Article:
Pneumatic Air Cylinders
When used as an adjective, the word “pneumatic” can be defined as “containing or operated by air or gas under pressure.” Applying this definition, one can understand pneumatic air cylinders, also known as pneumatic cylinders or air cylinders, to be devices that spur motion by changing compressed air into mechanical energy.
Quick links to Pneumatic Air Cylinders Information
Applications of Pneumatic Air Cylinders
Pneumatic air cylinders most often aid pneumatic systems and are used in a variety of industries to open and close, push and pull, or contain and release a vast range of mechanisms and materials.
Pneumatic Air Cylinder Design and Function
Pneumatic air cylinders may be constructed using many different design plans, but most share the same basic components: a barrel, a port or ports, a piston, and end caps. Typically, these parts are made from a metal-like steel, stainless steel, aluminum, or nickel-plated brass. The function of the basic air cylinder is quite universal as well. To begin, compressed air enters the cylinder through the port at one end and pushes the piston, which is a disc or cylinder shape. This displaces the piston and causes it to travel the length of the tube, thus conveying the same mechanical force that caused it to move in the first place. What happens after this depends upon a cylinder’s individual construction. Usually, once the piston reaches the end of the cylinder, it returns to its original position. In the case of single-acting cylinders, which can only convey force in one direction, the piston is returned by the action of a compressed spring. Double-acting cylinders, on the other hand, return the piston using more compressed air. They can do this because they have two ports, one that moves air in one direction and one that moves it in the other. Because they only move air in one direction, single-acting cylinders require about half the amount of power that double-acting cylinders do. However, because of the space that the spring takes up, single-acting cylinders have limited extension abilities. Regardless of their type, most pneumatic air cylinders are sealed at the ends by end caps.
Notable Types of Pneumatic Air Cylinders
Single-acting and double-acting air cylinders are the two most common types of pneumatic air cylinder. However, there are quite a few other types available in addition to these, such as telescopic cylinders, rotary air cylinders, tandem air cylinders, through rod air cylinders, cushion end air cylinders, impact air cylinders, and rodless air cylinders. To achieve their purposes, these cylinders utilize not only additional components, such as piston rods, but also additional individual strategies. These include the use of magnetic coupling in place of rods, the impartation of rotary motion, the use of regulated air exhaust, and the use of multiple cylinders. Pneumatic air cylinders are available in a wide range of different sizes, typically from anywhere between 2.5 mm (0.10 in) and 1,000 mm (39 in). They also vary in speed, air consumption, and mounting configuration, which is how they are attached to adjacent equipment.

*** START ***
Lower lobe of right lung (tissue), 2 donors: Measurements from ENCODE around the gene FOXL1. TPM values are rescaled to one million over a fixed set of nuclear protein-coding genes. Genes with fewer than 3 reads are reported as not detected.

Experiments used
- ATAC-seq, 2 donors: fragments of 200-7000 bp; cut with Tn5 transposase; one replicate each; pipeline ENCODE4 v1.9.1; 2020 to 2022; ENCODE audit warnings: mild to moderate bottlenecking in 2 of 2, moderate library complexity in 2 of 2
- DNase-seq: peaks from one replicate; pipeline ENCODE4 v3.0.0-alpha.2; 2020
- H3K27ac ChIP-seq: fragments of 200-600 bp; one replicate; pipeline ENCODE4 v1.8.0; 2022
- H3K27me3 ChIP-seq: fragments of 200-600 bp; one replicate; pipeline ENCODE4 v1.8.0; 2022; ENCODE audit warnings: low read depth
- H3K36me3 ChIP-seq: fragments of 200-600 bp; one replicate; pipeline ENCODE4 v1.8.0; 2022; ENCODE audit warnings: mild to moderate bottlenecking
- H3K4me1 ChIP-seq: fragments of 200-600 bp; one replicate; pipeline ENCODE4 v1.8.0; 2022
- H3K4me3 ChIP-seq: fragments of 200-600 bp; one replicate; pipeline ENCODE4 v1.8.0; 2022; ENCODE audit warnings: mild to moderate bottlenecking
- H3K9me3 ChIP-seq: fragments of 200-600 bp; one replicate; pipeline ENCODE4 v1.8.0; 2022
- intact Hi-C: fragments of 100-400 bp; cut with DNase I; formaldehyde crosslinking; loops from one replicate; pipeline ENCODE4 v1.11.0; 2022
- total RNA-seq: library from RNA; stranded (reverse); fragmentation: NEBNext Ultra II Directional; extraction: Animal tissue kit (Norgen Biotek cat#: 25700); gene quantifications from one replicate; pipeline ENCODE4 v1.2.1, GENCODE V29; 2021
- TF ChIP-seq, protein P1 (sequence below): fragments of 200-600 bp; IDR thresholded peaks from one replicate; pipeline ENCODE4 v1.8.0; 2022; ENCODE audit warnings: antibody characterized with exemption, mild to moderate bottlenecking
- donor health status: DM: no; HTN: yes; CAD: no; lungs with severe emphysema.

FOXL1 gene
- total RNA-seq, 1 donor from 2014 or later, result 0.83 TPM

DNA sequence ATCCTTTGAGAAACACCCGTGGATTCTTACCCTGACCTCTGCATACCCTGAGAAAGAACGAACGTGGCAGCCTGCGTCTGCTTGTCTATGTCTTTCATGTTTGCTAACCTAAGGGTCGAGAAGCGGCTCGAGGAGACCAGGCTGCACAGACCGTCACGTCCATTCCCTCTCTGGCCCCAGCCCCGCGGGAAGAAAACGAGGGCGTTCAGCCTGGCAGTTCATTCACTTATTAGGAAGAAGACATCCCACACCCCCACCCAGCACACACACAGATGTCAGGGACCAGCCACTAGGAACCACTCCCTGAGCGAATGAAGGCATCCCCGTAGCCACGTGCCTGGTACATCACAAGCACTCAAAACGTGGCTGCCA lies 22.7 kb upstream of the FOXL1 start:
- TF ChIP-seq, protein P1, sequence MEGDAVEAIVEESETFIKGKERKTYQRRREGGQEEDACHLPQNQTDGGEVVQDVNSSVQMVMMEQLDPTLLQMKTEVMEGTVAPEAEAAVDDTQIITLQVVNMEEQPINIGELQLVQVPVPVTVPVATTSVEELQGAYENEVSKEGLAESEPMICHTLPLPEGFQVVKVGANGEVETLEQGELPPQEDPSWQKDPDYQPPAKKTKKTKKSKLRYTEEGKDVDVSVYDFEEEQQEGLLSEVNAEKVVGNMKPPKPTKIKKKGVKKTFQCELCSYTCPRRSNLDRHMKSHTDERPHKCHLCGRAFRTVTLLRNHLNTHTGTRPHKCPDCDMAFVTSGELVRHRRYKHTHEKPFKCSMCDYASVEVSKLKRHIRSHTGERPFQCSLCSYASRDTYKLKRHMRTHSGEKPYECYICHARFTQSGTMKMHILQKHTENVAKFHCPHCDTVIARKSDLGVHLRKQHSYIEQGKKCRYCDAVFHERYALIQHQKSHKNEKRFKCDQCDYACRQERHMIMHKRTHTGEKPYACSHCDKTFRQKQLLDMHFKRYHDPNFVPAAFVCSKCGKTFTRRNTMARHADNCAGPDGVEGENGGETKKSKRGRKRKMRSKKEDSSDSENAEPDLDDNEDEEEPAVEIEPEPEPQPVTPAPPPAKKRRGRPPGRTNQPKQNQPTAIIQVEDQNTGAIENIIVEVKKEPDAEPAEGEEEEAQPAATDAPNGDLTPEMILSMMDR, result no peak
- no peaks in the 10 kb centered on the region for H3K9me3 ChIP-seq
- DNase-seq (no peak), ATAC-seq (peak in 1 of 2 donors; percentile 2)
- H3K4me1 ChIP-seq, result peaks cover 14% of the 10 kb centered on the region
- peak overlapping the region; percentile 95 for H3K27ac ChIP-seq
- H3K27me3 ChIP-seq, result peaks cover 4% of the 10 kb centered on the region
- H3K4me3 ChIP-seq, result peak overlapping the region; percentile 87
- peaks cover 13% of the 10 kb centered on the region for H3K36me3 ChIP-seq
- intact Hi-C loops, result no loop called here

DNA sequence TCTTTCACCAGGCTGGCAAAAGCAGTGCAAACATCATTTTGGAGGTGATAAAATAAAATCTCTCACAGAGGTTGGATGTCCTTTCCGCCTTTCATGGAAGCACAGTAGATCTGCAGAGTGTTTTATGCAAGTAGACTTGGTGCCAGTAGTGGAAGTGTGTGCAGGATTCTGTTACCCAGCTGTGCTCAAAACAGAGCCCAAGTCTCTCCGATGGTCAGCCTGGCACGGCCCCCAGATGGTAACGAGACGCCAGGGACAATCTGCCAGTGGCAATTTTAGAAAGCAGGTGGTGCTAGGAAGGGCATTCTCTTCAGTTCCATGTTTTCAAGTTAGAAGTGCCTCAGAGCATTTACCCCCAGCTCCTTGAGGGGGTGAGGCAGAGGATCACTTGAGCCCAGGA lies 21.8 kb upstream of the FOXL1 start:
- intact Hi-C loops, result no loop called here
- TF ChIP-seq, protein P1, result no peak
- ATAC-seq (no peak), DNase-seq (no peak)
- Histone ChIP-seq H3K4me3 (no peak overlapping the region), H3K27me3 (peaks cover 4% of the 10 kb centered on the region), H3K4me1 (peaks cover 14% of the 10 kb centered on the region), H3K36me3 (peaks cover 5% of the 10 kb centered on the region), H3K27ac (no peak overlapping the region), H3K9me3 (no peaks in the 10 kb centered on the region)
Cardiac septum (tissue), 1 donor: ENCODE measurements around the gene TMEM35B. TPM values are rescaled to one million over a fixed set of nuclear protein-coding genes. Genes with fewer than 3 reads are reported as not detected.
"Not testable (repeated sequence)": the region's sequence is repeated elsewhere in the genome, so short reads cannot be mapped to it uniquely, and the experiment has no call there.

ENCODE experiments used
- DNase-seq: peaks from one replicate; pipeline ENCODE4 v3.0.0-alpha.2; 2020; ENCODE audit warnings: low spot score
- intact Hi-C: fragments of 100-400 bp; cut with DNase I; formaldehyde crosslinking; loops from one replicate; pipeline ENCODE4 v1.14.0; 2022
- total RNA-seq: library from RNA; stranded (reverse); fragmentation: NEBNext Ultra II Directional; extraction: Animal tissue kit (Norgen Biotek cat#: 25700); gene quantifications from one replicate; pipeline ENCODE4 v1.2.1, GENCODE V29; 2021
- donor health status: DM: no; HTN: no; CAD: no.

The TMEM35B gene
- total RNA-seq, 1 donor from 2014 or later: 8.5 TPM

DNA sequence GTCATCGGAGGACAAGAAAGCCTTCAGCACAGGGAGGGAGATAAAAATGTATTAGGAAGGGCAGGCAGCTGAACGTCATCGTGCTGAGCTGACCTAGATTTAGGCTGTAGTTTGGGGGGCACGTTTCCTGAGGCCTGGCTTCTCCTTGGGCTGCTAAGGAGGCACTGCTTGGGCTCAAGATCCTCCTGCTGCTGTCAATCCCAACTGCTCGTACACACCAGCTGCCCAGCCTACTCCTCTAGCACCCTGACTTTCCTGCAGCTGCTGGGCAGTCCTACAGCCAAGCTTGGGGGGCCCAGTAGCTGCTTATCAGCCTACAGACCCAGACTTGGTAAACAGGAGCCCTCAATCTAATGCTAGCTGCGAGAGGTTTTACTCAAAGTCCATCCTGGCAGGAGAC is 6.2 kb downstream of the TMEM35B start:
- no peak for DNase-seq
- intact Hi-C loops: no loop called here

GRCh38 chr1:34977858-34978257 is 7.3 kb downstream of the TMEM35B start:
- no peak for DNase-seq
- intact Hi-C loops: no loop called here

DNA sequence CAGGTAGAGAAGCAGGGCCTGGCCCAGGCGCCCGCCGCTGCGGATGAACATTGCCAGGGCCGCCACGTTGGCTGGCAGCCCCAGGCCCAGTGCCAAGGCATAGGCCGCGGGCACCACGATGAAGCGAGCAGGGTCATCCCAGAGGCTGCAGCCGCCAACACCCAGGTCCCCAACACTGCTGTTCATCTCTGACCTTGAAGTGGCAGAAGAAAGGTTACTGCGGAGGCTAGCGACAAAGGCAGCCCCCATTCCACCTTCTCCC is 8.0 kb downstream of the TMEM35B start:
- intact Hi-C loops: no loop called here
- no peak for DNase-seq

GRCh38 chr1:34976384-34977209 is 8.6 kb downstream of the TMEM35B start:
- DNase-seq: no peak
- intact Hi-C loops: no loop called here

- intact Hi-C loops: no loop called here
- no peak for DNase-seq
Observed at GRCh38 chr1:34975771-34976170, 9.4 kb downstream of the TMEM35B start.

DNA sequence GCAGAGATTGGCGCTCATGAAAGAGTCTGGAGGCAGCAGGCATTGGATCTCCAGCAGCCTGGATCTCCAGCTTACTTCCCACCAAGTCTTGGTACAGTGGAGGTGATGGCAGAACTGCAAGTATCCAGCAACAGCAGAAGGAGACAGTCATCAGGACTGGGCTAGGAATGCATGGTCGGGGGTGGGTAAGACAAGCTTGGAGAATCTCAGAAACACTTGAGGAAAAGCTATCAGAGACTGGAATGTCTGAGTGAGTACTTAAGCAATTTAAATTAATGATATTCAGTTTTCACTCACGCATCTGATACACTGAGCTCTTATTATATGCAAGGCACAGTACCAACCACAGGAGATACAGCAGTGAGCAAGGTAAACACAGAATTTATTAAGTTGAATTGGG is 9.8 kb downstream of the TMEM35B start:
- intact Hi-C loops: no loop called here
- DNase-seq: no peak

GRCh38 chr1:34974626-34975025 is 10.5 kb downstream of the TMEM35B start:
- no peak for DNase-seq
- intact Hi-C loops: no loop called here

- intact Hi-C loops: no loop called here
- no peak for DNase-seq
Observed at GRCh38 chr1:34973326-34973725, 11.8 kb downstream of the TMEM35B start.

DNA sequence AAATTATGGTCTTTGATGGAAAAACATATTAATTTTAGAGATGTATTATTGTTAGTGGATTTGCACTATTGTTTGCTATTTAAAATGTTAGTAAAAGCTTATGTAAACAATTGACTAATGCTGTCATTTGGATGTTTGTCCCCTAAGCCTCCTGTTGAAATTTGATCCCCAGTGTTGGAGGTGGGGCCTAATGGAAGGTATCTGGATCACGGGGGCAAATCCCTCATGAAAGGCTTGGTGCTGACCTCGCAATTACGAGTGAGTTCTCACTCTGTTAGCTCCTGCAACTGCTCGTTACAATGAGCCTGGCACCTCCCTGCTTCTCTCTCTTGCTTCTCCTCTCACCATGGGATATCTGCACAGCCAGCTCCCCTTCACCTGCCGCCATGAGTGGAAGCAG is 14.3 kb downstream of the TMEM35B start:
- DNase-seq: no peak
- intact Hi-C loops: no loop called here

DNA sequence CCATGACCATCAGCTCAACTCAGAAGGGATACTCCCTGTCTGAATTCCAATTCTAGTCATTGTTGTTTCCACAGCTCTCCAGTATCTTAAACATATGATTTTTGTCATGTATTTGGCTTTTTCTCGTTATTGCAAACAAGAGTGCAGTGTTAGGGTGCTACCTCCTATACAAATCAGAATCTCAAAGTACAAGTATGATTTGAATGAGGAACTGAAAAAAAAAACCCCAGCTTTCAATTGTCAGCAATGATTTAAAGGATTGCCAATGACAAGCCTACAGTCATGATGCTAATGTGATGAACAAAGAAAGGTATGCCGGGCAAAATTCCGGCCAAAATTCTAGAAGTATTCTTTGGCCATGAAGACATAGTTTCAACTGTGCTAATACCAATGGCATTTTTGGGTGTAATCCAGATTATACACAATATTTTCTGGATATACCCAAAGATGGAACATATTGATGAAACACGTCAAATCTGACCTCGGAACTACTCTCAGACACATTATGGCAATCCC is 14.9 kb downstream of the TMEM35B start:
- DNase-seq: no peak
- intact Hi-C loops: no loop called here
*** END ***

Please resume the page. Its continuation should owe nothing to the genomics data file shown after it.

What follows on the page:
Other types of pneumatic air cylinders include tie rod cylinders, flanged-type cylinders, one-piece welded cylinders, and threaded end cylinders. Compatible with an incredibly broad range of applications, tie rod cylinders are the most secure, the safest, and perhaps the most widely used type of pneumatic air cylinder. Next, flanged-type cylinders have fixed flanges attached to their ends. These fixed flanges consist of protruding collars and ribs or flat rims. One-piece welded cylinders, which cost little to produce, have ends that are welded or crimped to the tube. They are quite secure, but because their end cannot be removed, the space in between the end and the tube cannot be serviced. Finally, threaded end cylinders are cylinders with ends screwed onto their tube body. In one sense, these threaded ends are advantageous, because they help create secure bonds with other ends. However, in another sense, they are disadvantageous, because the material reduction involved in their formation can weaken the tube and cause problems later down the line, like issues with thread concentricity.
Finding the Right Pneumatic Air Cylinder Manufacturer
To find the right air cylinder for their application, customers are advised to seek out an experienced air cylinder manufacturer. They will take into account factors like intended stroke lengths, projected humidity and temperatures, load levels, and application location. Whether a cylinder is needed to dispense beverages or lift a truck, the right manufacturer will know what to do.